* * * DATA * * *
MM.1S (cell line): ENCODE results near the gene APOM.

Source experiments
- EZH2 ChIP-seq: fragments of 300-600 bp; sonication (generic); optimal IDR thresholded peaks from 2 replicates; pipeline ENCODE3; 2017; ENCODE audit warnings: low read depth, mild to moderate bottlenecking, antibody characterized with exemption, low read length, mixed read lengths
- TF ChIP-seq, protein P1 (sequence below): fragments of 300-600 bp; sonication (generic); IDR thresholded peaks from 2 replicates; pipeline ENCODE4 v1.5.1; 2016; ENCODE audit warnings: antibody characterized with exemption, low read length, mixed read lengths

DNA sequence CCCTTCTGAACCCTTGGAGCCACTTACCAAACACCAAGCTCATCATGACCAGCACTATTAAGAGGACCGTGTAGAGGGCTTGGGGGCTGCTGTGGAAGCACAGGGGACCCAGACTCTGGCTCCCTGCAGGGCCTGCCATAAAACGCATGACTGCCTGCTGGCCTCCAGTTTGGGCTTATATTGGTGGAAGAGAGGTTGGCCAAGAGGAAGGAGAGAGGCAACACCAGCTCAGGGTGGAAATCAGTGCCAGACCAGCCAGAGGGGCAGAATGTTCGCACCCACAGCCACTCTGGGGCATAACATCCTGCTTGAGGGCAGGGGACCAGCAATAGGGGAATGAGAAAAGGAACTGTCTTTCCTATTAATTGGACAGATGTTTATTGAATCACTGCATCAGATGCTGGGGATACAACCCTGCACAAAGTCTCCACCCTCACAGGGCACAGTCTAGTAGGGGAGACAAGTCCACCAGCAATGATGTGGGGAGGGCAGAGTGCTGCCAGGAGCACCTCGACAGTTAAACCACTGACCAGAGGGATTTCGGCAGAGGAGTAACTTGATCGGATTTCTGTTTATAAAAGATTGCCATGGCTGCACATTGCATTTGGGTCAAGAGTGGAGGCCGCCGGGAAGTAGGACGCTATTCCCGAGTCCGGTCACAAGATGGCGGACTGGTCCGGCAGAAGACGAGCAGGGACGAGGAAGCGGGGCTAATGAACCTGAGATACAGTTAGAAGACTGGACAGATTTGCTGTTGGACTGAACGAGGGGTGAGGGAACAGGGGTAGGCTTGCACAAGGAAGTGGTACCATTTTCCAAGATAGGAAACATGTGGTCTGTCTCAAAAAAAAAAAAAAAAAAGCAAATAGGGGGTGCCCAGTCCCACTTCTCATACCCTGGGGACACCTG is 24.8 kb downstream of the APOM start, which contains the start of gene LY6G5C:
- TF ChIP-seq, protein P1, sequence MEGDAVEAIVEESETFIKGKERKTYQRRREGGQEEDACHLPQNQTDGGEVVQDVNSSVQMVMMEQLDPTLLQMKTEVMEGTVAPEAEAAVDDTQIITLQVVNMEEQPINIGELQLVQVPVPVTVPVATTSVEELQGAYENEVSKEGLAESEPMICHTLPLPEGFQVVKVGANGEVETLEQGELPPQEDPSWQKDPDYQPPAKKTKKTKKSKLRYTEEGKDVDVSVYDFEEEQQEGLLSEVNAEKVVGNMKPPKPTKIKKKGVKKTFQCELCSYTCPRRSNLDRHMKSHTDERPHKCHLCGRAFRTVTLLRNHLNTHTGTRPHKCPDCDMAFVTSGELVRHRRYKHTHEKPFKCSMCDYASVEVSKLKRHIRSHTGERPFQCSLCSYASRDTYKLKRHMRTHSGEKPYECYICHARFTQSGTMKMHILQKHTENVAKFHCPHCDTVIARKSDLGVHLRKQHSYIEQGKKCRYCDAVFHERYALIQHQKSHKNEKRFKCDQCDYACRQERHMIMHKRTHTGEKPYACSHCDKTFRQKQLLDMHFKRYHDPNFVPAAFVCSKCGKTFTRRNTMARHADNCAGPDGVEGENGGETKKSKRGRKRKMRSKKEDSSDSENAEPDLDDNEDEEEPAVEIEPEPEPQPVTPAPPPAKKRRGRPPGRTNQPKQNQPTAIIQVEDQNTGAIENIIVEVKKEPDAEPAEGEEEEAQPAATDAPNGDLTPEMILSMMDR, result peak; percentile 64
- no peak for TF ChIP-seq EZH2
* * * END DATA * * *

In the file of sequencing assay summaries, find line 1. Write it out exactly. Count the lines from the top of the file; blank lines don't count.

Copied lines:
MM.1S (cell line): ENCODE results near the gene APOM.